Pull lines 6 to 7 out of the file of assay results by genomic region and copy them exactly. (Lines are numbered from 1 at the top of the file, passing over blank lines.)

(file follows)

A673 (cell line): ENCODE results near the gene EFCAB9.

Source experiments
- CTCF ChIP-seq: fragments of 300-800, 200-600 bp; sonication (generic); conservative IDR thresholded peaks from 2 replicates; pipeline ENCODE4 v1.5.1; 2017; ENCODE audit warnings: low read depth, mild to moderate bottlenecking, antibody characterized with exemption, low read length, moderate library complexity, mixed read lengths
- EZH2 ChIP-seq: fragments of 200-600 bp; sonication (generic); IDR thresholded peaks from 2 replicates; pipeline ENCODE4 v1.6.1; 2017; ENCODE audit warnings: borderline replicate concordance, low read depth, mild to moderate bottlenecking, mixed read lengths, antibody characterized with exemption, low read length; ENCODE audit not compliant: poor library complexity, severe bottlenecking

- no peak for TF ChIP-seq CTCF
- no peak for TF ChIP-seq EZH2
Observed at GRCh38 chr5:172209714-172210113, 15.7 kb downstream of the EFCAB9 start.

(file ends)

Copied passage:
- no peak for TF ChIP-seq EZH2
Observed at GRCh38 chr5:172209714-172210113, 15.7 kb downstream of the EFCAB9 start.